Tuesday, November 11, 2008

Good news gets ignored

It's apparently not fashionable to talk about the good economic news, but the dollar is up over 20% from its recent all-time low last July. And that's not all: with a stronger dollar have come weaker commodity prices, and that is very good news indeed. Since last July, oil is down 65%; copperis down 58%; non-energy spot commodity prices are down 30%; lumber prices are down 28%; natural gas is down 52%; shipping rates are down 91%; and gasoline prices are down 46%.

What this means is that consumers' purchasing power has received a tremendous boost in the past four months. (A pessimist would say that four months ago consumers' purchasing power was seriously eroded, but it has made a strong comeback since.) The dollar not only buys 20% more of everything overseas, but it now buys almost twice as much of the raw materials necessary to make our economy run. This reflects a major and fundamental shift in the underlying dynamics of the global economy.

Some worry that we are about to enter into a paralyzing period of deflation, but that's not the message I get from sensitive prices. Take gold, for example. It is down 25% from its July highs, but it is still up 180% from its 2001 lows; at $732 it is still saying that inflation is more likely than deflation. Rather than tipping into a deflation, I think prices are telling us that we have pulled back from a debilitating inflation and now face merely a continuation of mild, but above-target inflation. Things could be a lot worse, that's for sure.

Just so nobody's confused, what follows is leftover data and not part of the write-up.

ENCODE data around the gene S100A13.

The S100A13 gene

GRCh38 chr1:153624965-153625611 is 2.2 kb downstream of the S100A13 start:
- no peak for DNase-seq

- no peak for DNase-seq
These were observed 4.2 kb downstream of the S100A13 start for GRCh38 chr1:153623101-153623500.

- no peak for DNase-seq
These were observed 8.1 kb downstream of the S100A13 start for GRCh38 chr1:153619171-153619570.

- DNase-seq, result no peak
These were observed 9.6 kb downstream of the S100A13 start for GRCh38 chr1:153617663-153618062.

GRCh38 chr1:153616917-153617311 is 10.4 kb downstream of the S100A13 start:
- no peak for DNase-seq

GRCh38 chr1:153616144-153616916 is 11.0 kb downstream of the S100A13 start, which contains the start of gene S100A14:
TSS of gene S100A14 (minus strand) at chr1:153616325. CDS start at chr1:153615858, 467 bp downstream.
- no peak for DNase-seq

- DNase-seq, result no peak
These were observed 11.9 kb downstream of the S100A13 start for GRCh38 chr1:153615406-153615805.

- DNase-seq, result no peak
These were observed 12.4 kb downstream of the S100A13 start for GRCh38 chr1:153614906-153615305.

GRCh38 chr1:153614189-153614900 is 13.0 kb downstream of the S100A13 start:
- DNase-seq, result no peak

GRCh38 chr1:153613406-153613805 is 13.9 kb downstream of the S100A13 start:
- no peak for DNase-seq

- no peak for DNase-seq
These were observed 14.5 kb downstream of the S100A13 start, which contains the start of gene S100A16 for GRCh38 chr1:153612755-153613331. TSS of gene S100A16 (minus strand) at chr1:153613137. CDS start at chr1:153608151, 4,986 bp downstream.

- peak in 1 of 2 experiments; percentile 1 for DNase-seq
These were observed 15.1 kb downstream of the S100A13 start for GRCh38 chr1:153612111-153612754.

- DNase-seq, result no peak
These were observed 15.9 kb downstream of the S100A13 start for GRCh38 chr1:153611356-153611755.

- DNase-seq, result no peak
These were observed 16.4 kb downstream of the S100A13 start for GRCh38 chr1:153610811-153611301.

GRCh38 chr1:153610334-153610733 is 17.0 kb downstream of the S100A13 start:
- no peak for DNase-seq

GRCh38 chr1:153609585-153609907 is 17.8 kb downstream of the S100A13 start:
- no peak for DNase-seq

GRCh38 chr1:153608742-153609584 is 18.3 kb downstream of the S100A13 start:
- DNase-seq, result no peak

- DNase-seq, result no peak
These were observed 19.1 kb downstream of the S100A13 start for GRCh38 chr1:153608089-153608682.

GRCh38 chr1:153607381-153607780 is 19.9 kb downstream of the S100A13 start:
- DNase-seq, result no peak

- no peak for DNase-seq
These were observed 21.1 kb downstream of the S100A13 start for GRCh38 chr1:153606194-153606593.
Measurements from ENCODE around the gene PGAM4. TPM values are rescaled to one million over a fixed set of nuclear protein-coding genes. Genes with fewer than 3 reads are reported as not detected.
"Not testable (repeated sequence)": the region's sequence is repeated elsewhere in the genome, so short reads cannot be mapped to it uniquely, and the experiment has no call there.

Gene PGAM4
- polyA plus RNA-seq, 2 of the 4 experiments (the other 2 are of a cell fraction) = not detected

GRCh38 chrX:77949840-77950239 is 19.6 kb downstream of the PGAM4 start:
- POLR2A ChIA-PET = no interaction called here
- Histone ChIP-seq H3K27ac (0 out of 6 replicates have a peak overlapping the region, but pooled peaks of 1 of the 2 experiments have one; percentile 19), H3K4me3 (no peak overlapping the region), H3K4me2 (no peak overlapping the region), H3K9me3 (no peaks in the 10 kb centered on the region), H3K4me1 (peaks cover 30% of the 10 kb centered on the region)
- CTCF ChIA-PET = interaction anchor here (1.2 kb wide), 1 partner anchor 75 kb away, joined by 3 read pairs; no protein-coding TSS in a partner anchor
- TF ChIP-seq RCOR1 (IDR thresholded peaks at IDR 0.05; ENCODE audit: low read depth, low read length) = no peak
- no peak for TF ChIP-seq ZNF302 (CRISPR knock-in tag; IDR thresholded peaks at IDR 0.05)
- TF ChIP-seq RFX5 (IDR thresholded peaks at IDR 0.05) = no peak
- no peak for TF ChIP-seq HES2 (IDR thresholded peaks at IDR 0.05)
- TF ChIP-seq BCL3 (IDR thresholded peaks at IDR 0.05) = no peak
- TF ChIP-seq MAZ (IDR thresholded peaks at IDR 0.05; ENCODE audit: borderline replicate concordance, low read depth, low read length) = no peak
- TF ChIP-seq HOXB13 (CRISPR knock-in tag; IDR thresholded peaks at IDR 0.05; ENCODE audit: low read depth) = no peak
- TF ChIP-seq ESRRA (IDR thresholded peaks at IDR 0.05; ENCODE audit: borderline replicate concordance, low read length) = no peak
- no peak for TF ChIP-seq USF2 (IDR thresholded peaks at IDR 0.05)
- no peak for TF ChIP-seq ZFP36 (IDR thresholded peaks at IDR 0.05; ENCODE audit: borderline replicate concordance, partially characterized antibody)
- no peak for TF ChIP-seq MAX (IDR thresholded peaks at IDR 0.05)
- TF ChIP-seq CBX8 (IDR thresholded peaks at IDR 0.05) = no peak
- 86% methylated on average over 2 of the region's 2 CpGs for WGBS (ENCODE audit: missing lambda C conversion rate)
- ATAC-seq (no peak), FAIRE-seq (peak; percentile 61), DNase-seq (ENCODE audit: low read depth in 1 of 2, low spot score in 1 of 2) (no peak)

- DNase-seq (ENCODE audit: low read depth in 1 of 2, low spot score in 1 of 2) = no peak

Yet the market continues to behave as if all is lost. The pessimism is so thick you can see it.


Manny said...


I love your blog. Found, thanks to Kudlow. Isn't there a good reason fot the "all is lost" market? Couldn't the market be looking out into 2009 and foreseeing a Carter-esque, big-government, high-tax, low-productivity period ahead? As I understand it, markets live in the "future", not the present.

Scott Grannis said...

Thanks Manny, always good to know you are appreciated. I think the explanation for this market is very likely what you suggest. The market is terrified that all is lost, that Obama will do all the wrong things. My hope is that he won't be so stupid as to do that.